madhadron

Tactics for testable code

by Fred Ross Last updated: March 28, 2020

There are certain tactics or gambits that I have found over the years that make code more testable. When I say more testable, I mean that it requires fewer test cases to demonstrate correctness and that those test cases should be easier to construct. In each of the tactics that follow we’ll make those two criteria—fewer and easier to construct—more precise.

Tactic 1. Adapt to canonical forms

Consider a function

def events_since(t) -> List[Event]:
    """Return all events that happened since time t."""
    ...

What are somethings people might want to pass in for t? Perhaps:

and heaven knows what else. 3PM on the third Thursday of last month, perhaps? Imagine if events_since knew how to interpret all of these. The test plan is going to be terrifying.

We can make a qualitative calculation of how big such a plan will be. Say we accept those four forms for dates, and for each form we need to pass in N cases. It may be fewer or more by a bit for each case, but it shouldn’t be ten times fewer or ten times more, so we can at least see how it will scale, rather the same way that when we analyze the complexity of an algorithm with big-O notation we neglect lots of constants and aim for a rough scaling law in terms of the size N of the inputs.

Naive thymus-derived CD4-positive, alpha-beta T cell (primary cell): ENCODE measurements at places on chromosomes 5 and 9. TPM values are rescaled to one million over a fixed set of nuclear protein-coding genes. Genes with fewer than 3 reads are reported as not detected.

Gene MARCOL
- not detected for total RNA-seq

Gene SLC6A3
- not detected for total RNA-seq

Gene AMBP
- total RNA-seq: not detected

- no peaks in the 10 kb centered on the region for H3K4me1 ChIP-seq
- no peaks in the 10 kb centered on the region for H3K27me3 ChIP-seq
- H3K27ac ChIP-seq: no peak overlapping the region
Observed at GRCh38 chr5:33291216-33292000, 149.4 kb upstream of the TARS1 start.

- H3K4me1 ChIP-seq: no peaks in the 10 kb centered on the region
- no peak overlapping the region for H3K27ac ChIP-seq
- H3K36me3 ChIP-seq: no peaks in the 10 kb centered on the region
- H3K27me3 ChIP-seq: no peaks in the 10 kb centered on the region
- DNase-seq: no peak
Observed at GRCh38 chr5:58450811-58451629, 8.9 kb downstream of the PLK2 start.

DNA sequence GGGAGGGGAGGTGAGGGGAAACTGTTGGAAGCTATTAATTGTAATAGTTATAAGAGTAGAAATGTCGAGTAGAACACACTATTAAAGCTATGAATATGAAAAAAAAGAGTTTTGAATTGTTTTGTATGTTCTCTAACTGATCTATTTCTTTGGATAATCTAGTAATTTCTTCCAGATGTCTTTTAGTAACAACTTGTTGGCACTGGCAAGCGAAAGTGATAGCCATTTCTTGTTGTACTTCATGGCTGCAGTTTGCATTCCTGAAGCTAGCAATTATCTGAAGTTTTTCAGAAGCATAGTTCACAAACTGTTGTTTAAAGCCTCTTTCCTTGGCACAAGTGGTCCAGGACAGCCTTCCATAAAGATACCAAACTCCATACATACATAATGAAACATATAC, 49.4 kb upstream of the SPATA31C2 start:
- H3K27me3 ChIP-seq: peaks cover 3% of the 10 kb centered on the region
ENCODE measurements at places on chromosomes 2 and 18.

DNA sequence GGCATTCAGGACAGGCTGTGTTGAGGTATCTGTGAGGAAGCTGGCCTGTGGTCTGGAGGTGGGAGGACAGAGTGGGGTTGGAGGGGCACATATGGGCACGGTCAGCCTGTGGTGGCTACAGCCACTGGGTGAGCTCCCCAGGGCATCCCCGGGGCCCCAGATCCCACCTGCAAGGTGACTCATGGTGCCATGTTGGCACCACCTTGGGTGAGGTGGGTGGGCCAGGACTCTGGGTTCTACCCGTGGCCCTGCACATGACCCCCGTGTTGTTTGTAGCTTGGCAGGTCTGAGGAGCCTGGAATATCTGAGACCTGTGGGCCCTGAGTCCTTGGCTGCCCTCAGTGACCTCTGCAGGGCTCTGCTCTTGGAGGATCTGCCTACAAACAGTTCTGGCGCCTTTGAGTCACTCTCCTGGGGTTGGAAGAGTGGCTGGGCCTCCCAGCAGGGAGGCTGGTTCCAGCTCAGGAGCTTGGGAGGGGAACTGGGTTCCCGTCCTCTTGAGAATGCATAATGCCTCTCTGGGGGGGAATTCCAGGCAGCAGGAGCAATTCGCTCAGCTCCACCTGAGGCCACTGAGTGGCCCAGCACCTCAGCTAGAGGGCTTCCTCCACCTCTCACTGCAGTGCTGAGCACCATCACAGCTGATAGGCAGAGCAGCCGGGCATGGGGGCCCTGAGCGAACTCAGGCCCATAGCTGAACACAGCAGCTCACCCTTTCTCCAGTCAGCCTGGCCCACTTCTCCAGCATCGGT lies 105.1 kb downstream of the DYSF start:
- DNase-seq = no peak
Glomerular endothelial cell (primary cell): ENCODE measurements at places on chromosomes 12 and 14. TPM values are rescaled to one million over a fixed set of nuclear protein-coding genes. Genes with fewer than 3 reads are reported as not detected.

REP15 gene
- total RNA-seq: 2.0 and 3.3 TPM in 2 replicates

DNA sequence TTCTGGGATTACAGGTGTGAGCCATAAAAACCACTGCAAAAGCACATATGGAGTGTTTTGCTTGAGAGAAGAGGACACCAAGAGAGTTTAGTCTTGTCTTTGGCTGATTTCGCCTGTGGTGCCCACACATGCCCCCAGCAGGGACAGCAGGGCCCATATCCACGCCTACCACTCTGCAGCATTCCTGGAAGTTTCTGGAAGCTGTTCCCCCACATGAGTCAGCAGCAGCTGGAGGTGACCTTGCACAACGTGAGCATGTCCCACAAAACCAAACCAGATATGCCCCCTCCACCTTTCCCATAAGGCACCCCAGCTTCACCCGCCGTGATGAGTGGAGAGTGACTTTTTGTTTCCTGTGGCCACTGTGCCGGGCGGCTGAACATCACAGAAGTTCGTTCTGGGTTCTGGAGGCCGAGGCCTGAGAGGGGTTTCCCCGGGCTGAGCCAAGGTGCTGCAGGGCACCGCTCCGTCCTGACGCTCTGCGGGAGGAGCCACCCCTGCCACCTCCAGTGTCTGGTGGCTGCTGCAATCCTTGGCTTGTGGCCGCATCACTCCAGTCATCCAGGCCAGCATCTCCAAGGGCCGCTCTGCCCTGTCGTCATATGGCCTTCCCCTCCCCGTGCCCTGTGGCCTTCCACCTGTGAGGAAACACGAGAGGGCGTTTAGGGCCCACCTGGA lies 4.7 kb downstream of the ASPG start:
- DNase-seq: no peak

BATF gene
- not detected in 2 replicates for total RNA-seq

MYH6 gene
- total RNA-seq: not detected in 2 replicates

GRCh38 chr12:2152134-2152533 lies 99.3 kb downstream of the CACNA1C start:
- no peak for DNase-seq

For four types like this, we have 4N4N cases. But what if we have a function like

def events_between(t0, tf) -> List[Event]:
    """Return events occuring after t0 and before tf."""
    ...

We combine the test plans for each parameter by taking all combinations. Expressing it in code, if we have test cases t0_cases and tf_cases, our test cases for both together are

cases = [(t0_case, tf_case)
         for t0_case in t0_cases
         for tf_case in tf_cases]

For three or more parameters we take all combinations in the same way. This is called a factorial design and is one of the foundational achievements of statistics.

For events_between, if we accept all four kinds as above, we now have 16N216N^2 cases. NN is typically on the other of 5 to 10, so we’re looking at 400 to 1600 test cases.